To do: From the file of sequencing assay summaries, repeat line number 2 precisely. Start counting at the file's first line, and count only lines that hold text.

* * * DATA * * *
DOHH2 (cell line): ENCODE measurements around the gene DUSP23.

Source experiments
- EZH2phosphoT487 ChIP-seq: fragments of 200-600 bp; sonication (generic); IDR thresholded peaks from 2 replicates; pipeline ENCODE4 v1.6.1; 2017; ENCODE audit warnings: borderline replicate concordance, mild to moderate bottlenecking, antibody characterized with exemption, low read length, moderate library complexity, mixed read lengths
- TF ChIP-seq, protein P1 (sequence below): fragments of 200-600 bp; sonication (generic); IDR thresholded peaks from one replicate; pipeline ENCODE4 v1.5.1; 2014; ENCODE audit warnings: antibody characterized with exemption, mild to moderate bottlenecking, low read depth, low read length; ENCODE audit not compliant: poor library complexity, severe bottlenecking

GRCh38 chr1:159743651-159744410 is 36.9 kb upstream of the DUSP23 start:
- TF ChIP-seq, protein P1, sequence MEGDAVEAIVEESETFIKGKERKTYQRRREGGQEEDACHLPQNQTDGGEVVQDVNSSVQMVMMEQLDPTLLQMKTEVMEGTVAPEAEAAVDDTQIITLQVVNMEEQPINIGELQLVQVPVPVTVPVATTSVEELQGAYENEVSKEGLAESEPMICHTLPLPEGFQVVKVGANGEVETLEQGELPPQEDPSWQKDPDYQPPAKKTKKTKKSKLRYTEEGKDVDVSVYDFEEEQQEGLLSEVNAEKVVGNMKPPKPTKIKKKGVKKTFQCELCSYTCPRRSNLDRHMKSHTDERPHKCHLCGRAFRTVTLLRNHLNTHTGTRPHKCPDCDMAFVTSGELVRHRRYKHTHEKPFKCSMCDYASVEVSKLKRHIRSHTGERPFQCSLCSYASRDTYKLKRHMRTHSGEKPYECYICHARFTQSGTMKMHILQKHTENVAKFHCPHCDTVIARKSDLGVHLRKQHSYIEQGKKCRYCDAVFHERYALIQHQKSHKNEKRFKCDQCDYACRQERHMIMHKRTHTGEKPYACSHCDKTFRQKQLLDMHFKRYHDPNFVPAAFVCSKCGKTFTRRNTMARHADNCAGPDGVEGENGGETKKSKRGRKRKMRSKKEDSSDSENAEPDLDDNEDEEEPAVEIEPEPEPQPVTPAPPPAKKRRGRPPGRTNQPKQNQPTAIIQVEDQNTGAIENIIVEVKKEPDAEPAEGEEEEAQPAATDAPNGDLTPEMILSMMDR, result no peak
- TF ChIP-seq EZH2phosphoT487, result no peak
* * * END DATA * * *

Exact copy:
Source experiments